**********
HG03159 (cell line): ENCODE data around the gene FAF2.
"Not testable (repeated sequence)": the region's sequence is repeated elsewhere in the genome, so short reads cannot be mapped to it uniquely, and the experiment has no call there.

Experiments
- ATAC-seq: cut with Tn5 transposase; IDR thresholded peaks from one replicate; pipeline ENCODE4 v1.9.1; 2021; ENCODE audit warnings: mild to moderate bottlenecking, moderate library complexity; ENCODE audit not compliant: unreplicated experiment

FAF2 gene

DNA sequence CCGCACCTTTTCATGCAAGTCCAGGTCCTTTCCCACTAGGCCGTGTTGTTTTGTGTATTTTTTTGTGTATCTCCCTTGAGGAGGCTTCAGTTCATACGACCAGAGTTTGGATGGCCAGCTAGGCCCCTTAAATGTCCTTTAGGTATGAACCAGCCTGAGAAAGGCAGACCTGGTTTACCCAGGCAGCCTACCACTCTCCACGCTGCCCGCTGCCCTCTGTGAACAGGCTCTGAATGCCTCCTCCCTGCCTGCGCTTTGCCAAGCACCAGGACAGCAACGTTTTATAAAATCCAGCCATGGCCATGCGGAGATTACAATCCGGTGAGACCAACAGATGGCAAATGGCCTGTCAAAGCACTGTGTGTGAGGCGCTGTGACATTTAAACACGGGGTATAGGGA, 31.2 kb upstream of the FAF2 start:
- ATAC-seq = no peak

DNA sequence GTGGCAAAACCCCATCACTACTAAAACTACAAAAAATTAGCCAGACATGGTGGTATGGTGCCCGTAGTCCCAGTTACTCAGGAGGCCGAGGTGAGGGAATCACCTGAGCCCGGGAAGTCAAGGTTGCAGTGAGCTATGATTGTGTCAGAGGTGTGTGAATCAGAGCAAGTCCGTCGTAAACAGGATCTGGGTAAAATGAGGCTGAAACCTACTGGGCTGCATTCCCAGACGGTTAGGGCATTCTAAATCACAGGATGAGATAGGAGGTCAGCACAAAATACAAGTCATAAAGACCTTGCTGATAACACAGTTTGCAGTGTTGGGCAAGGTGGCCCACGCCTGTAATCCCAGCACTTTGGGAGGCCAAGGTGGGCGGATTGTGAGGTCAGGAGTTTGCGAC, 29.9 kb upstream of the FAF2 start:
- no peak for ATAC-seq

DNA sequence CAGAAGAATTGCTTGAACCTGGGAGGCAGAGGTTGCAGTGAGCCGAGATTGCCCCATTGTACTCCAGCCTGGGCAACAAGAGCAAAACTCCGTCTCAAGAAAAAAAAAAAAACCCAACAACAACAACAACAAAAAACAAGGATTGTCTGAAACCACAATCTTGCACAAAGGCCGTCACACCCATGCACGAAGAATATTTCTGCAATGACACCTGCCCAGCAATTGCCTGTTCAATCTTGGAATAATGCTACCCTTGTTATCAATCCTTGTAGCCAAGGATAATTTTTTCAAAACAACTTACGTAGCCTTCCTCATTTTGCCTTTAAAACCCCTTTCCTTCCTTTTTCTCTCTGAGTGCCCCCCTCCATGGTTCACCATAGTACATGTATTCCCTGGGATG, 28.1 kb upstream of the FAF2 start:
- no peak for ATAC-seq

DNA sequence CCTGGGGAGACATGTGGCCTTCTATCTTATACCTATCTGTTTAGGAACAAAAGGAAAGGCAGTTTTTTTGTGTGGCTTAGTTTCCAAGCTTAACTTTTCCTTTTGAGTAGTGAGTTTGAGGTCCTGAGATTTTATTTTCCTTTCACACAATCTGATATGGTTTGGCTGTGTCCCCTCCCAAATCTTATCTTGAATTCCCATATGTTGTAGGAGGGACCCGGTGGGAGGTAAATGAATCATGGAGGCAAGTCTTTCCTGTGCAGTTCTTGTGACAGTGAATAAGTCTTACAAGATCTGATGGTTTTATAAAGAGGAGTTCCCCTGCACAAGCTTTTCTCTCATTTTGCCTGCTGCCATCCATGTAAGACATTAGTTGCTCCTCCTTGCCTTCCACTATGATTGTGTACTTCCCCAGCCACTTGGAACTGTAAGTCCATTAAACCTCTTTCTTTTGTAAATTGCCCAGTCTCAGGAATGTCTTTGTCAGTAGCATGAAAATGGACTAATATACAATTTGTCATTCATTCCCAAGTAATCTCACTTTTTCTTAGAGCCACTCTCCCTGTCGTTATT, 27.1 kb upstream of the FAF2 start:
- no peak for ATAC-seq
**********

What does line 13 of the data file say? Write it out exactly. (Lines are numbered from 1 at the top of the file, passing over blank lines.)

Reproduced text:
- no peak for ATAC-seq